Surely, you are not serious about comparing the two. Are you?

    August 30, 2011 at 4:13 pm | Report abuse |
  6. Vex

    Better to be prepared for the worst, than to be caught off guard.

    August 30, 2011 at 4:14 pm | Report abuse |
  7. Cindy from NC

    We have become so desensatized. catastrophic movies and extrem major disasters. ave made us think this was nothing when in reality it was major and it was big. I guess if they had a telethon, might make you some of you feel better that this was a major diaster.
    Better to be safe than sorry and if you think it too much hype, turn the channel cause that hypes saved some lives.

    August 30, 2011 at 4:14 pm | Report abuse |
  8. Jim

    I think next time the weather man should just say "It may be storng, it may weaken take you're chances and say in a area that could get hit hard or leave. Its up to you". If hundreds or thousands of people died instead of the 20 or so then people would be yelling to kill all the weather men. Give them a break, we got lucky and it weakend, be thankful...

    August 30, 2011 at 4:16 pm | Report abuse |
  9. TampaMel

    As the families of the people who died or the people in Vermont if the storm was nothing

    August 30, 2011 at 4:17 pm | Report abuse |
  10. Renato

    I agree the predictions can't be 100% be accurate. However in this case the hurricane seemed to have the winds slowing down compared to the initial predictions. Even at that point the predictions for the next days were not corrected to reflect the proportions of decreasing winds. Saying you predict at point A in the next 24 hours – 120 mph and at point B 110 mph. Following day storm gets to the point A with 100 mph Prediction for point B was 100 mph instead of 92 mph. On top of that when everyone realized the predictions where way off, CNN continued to cover a C1 hurricane as a C3. (24 hours coverage) Higher ratings these days...certainly YES...higher credibility for the station...certainly NO.

    August 30, 2011 at 4:18 pm | Report abuse |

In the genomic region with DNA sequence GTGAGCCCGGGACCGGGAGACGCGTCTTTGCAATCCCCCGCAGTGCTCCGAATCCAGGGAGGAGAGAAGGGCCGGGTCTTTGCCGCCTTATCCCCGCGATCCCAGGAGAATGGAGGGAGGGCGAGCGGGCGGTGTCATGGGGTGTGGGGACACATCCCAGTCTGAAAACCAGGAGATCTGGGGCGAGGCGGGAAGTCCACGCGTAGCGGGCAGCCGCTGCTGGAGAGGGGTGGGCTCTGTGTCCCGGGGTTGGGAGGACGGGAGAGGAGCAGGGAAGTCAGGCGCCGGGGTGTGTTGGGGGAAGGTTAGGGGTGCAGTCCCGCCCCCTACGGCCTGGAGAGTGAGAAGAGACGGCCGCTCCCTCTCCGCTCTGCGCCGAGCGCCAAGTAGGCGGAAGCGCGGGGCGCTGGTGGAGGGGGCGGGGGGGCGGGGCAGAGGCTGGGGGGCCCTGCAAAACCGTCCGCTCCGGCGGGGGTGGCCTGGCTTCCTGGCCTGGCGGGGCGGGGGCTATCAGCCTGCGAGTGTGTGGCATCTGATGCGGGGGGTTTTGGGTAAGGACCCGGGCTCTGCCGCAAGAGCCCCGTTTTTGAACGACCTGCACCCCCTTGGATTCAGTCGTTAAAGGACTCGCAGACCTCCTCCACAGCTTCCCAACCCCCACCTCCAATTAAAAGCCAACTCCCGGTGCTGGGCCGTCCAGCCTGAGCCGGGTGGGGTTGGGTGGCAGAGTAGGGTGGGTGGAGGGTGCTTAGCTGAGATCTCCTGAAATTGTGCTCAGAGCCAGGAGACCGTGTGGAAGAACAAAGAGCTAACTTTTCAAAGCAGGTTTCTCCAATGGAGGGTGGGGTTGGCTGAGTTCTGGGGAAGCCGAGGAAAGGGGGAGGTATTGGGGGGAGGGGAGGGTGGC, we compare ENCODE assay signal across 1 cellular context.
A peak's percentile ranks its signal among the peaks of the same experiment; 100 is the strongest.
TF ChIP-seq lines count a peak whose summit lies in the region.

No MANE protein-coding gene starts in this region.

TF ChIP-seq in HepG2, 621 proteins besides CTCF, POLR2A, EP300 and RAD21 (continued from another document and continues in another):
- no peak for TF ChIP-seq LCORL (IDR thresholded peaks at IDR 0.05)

11. Marilyn Coffelt

    Regarding Hurricane: I don't believe the meterologists missed it, I believe it was a level 3! I believe people prayed
    for it to dissipate and GOD answered prayer, it would have been alot worse had it been a level 3. "Remember" people
    prayer changes things!

    August 30, 2011 at 4:18 pm | Report abuse |
    • Russ

      You're joking right? About the praying? Pretty sure praying had nothing to do with Irene weakening. As you would know if you read the article it weakened because of the movement over land and the dryer air mass over Virginia and Maryland.

      August 30, 2011 at 4:42 pm | Report abuse |
  12. Jaz

    This article is ridiculous. Lives were lost and damage was incurred. Shouldn't we be glad that forecasters prepared us for the worst and that it did not happen? They are called FORECASTERS: they are trying to figure out what will happen in the future. C'mon people... get a grip! Personally, I'm glad they were wrong. At least my family was prepared.

    August 30, 2011 at 4:20 pm | Report abuse |
  13. GilVelasquez

    It just seems like too long to gather the information between the air flights over these storms. In todays age you would think that the information could be retrieved and evaluated faster. 4 hours waiting between flights is way too long.....just saying.

    August 30, 2011 at 4:20 pm | Report abuse |
  14. Geest

    I can only hope that the lack of trust in hurricane forecasting and calls for the dissolution of FEMA and NOAA among Southern Red States leads to more death and destruction for those idiots.

    August 30, 2011 at 4:21 pm | Report abuse |
    • CK

      Unbelievable to wish death on anyone.

      August 30, 2011 at 4:22 pm | Report abuse |
    • Twilighttrail

      And your wish for more death makes you better how?

      August 30, 2011 at 4:31 pm | Report abuse |
    • mdubbs

      New Yorkers are the ones complaining. What's the saying, "Check yourself before you wreck yourself." Moron...

      August 30, 2011 at 4:36 pm | Report abuse |
  15. flyingram

    For the record, India, as of 2010, more than 37% of India’s population of 1.35 billion still lives below the poverty line.

    In point of fact, by both practice and cultural norms, India has long since held the "distinction" as having more poor people than any other nation on the face of the earth. In rural areas, the conditions of many villages and familes border on chronic desperation. The howls of protest that rose when "Slum Dog Millionaire" was viewed – showed children picking through garbage and suffered from significant malnutrition.

    I venture a guess that not too many people are waiting in line for resident visas to go and live there.

    August 30, 2011 at 4:21 pm | Report abuse |